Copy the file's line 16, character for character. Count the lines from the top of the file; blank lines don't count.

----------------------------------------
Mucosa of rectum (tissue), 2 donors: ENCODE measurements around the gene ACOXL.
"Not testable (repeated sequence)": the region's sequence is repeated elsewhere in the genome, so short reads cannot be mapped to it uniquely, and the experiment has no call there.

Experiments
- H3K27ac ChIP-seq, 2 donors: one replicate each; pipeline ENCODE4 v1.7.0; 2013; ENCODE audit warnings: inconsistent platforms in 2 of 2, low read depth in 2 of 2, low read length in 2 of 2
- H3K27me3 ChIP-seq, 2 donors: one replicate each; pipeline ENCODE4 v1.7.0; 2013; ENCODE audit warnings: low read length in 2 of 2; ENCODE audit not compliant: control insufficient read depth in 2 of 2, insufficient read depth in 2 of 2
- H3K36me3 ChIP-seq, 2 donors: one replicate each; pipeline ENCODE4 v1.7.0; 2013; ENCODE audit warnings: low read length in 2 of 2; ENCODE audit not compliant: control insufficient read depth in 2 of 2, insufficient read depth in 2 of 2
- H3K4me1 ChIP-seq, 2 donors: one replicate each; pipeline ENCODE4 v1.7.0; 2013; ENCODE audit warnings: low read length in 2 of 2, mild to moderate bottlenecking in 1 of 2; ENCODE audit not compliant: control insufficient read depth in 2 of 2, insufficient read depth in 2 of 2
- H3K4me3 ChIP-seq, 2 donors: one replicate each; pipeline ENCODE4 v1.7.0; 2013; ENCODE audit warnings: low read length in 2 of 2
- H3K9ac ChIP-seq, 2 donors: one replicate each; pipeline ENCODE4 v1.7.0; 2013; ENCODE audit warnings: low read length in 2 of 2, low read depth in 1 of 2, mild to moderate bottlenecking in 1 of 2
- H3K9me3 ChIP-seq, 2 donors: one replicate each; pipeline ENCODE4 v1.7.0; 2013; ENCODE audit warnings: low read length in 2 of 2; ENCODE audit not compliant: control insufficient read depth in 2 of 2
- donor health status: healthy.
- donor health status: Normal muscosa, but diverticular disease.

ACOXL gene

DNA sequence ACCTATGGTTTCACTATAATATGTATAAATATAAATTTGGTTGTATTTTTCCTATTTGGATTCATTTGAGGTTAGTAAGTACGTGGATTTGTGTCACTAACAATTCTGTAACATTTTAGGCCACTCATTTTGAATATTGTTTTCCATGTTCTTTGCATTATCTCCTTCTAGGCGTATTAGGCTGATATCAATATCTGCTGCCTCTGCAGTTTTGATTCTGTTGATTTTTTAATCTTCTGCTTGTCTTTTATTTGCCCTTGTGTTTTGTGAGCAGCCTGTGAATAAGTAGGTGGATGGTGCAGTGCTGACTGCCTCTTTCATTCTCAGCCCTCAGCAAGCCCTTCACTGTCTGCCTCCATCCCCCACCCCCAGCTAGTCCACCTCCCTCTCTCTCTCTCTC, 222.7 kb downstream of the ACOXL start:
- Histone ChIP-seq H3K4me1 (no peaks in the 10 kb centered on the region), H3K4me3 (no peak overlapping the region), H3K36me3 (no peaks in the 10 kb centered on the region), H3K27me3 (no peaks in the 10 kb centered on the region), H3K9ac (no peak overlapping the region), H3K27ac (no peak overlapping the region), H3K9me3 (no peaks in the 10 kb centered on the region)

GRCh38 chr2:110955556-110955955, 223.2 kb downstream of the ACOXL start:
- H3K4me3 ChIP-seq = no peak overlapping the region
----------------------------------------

GRCh38 chr2:110955556-110955955, 223.2 kb downstream of the ACOXL start: